Germline large genomic alterations on 7q in patients with multiple primary cancers

Rolando A R Villacis, Tatiane R Basso, Luisa M Canto, Amanda F Nóbrega, Maria I Achatz, Silvia Regina Rogatto

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Resumé

Patients with multiple primary cancers (MPCs) are suspected to have a hereditary cancer syndrome. However, only a small proportion may be explained by mutations in high-penetrance genes. We investigate two unrelated MPC patients that met Hereditary Breast and Ovaria Cancer criteria, both presenting triple negative breast tumors and no mutations in BRCA1, BRCA2 and TP53 genes. Germline rearrangements on chromosome 7q, involving over 40 Mb of the same region, were found in both patients: one with mosaic loss (80% of cells) and the other with cnLOH (copy-neutral loss of heterozygosity) secondary to maternal allele duplication. Five children tested had no alterations on 7q. The patients shared 330 genes in common on 7q22.1-q34, including several tumor suppressor genes (TSGs) previously related to breast cancer risk and imprinted genes. The analysis of the triple negative BC from one patient revealed a mosaic gain of 7q translated for over-expressed cancer-related genes. The involvement of TSGs and imprinted genes, mapped on 7q, has the potential of being associated to MPC risk, as well as cancer progression. To our knowledge, this is the first description of patients with MPCs that harbor constitutive large alterations on 7q.

OriginalsprogEngelsk
Artikelnummer41677
TidsskriftScientific Reports
Vol/bind7
Antal sider8
ISSN2045-2322
DOI
StatusUdgivet - 2017

Fingeraftryk

Neoplasms
BRCA2 Gene
BRCA1 Gene
Mutation
Penetrance
p53 Genes
Alleles
Mothers

Citer dette

Villacis, R. A. R., Basso, T. R., Canto, L. M., Nóbrega, A. F., Achatz, M. I., & Rogatto, S. R. (2017). Germline large genomic alterations on 7q in patients with multiple primary cancers. Scientific Reports, 7, [41677]. https://doi.org/10.1038/srep41677
Villacis, Rolando A R ; Basso, Tatiane R ; Canto, Luisa M ; Nóbrega, Amanda F ; Achatz, Maria I ; Rogatto, Silvia Regina. / Germline large genomic alterations on 7q in patients with multiple primary cancers. I: Scientific Reports. 2017 ; Bind 7.
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abstract = "Patients with multiple primary cancers (MPCs) are suspected to have a hereditary cancer syndrome. However, only a small proportion may be explained by mutations in high-penetrance genes. We investigate two unrelated MPC patients that met Hereditary Breast and Ovaria Cancer criteria, both presenting triple negative breast tumors and no mutations in BRCA1, BRCA2 and TP53 genes. Germline rearrangements on chromosome 7q, involving over 40 Mb of the same region, were found in both patients: one with mosaic loss (80{\%} of cells) and the other with cnLOH (copy-neutral loss of heterozygosity) secondary to maternal allele duplication. Five children tested had no alterations on 7q. The patients shared 330 genes in common on 7q22.1-q34, including several tumor suppressor genes (TSGs) previously related to breast cancer risk and imprinted genes. The analysis of the triple negative BC from one patient revealed a mosaic gain of 7q translated for over-expressed cancer-related genes. The involvement of TSGs and imprinted genes, mapped on 7q, has the potential of being associated to MPC risk, as well as cancer progression. To our knowledge, this is the first description of patients with MPCs that harbor constitutive large alterations on 7q.",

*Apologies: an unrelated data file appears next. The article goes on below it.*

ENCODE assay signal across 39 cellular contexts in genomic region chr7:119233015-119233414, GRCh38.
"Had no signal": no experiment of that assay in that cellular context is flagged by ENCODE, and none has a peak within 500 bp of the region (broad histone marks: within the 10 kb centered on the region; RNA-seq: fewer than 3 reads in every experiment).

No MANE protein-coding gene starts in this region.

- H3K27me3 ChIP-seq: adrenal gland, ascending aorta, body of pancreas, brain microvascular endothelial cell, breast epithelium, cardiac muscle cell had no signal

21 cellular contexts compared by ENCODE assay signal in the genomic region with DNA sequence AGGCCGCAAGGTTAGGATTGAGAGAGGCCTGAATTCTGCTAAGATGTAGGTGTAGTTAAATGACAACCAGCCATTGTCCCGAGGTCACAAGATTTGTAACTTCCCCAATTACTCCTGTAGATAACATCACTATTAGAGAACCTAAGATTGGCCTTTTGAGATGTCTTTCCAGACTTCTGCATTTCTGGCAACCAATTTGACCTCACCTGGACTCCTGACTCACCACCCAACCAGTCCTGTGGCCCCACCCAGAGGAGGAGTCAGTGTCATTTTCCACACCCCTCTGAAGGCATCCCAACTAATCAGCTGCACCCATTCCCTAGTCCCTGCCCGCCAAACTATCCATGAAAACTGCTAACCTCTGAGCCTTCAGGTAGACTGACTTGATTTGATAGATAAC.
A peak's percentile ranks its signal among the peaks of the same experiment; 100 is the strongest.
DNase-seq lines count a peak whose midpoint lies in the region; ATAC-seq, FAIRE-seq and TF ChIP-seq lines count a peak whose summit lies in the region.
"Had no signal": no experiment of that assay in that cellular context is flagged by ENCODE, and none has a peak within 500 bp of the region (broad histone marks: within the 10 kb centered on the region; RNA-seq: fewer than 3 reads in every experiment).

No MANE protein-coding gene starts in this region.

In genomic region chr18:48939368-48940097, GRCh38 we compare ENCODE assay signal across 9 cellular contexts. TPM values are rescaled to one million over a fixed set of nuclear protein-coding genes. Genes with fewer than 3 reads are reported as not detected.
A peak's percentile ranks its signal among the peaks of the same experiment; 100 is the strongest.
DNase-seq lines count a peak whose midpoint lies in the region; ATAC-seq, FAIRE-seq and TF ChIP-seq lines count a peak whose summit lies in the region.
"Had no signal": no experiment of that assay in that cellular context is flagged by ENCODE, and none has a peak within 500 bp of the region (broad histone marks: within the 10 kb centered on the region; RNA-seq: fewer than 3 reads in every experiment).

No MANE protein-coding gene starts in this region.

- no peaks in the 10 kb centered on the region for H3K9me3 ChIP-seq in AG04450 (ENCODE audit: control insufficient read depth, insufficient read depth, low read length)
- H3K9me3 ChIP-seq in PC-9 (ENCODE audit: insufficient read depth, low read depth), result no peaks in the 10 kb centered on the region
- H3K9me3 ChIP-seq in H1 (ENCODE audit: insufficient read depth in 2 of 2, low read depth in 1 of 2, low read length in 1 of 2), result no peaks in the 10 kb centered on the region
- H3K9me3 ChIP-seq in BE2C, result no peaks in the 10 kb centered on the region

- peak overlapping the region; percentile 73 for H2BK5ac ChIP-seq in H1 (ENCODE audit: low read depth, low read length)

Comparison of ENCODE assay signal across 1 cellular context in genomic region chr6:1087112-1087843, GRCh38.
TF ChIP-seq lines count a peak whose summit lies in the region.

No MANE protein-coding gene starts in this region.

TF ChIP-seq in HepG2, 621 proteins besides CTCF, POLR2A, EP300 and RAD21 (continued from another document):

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Germline large genomic alterations on 7q in patients with multiple primary cancers. / Villacis, Rolando A R; Basso, Tatiane R; Canto, Luisa M; Nóbrega, Amanda F; Achatz, Maria I; Rogatto, Silvia Regina.

I: Scientific Reports, Bind 7, 41677, 2017.

Publikation: Bidrag til tidsskriftTidsskriftartikelForskningpeer review

TY - JOUR

T1 - Germline large genomic alterations on 7q in patients with multiple primary cancers

AU - Villacis, Rolando A R

AU - Basso, Tatiane R

AU - Canto, Luisa M

AU - Nóbrega, Amanda F

AU - Achatz, Maria I

AU - Rogatto, Silvia Regina

PY - 2017

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AB - Patients with multiple primary cancers (MPCs) are suspected to have a hereditary cancer syndrome. However, only a small proportion may be explained by mutations in high-penetrance genes. We investigate two unrelated MPC patients that met Hereditary Breast and Ovaria Cancer criteria, both presenting triple negative breast tumors and no mutations in BRCA1, BRCA2 and TP53 genes. Germline rearrangements on chromosome 7q, involving over 40 Mb of the same region, were found in both patients: one with mosaic loss (80% of cells) and the other with cnLOH (copy-neutral loss of heterozygosity) secondary to maternal allele duplication. Five children tested had no alterations on 7q. The patients shared 330 genes in common on 7q22.1-q34, including several tumor suppressor genes (TSGs) previously related to breast cancer risk and imprinted genes. The analysis of the triple negative BC from one patient revealed a mosaic gain of 7q translated for over-expressed cancer-related genes. The involvement of TSGs and imprinted genes, mapped on 7q, has the potential of being associated to MPC risk, as well as cancer progression. To our knowledge, this is the first description of patients with MPCs that harbor constitutive large alterations on 7q.

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